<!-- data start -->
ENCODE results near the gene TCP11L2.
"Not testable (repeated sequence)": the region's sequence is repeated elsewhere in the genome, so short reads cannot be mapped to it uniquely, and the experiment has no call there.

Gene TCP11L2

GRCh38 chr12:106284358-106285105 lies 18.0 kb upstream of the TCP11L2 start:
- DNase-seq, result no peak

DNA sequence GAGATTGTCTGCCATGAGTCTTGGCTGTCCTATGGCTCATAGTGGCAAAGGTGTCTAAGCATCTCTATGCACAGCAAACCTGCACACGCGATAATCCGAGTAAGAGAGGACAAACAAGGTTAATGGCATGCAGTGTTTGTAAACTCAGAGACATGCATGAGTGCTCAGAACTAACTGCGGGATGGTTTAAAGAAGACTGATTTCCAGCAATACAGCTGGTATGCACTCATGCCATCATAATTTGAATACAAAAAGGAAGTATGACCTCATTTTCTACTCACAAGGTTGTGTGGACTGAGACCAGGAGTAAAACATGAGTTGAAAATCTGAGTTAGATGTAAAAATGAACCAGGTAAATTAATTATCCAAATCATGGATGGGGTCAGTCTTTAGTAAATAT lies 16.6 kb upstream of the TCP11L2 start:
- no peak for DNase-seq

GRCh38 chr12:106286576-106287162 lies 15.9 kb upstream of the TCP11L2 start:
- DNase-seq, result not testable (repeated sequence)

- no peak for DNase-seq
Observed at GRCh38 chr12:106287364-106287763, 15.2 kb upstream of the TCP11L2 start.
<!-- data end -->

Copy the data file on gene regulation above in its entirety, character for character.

ENCODE results near the gene TCP11L2.
"Not testable (repeated sequence)": the region's sequence is repeated elsewhere in the genome, so short reads cannot be mapped to it uniquely, and the experiment has no call there.

Gene TCP11L2

GRCh38 chr12:106284358-106285105 lies 18.0 kb upstream of the TCP11L2 start:
- DNase-seq, result no peak

DNA sequence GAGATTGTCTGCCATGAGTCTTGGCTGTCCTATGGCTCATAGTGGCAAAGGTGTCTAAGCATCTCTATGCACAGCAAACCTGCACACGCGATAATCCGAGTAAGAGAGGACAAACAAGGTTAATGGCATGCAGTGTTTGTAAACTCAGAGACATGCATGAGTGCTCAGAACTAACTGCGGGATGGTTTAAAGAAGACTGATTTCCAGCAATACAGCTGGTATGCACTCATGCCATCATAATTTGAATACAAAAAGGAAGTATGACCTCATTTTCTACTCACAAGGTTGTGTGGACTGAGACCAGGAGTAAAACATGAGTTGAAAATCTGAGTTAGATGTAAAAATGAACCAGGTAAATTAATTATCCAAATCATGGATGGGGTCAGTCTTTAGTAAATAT lies 16.6 kb upstream of the TCP11L2 start:
- no peak for DNase-seq

GRCh38 chr12:106286576-106287162 lies 15.9 kb upstream of the TCP11L2 start:
- DNase-seq, result not testable (repeated sequence)

- no peak for DNase-seq
Observed at GRCh38 chr12:106287364-106287763, 15.2 kb upstream of the TCP11L2 start.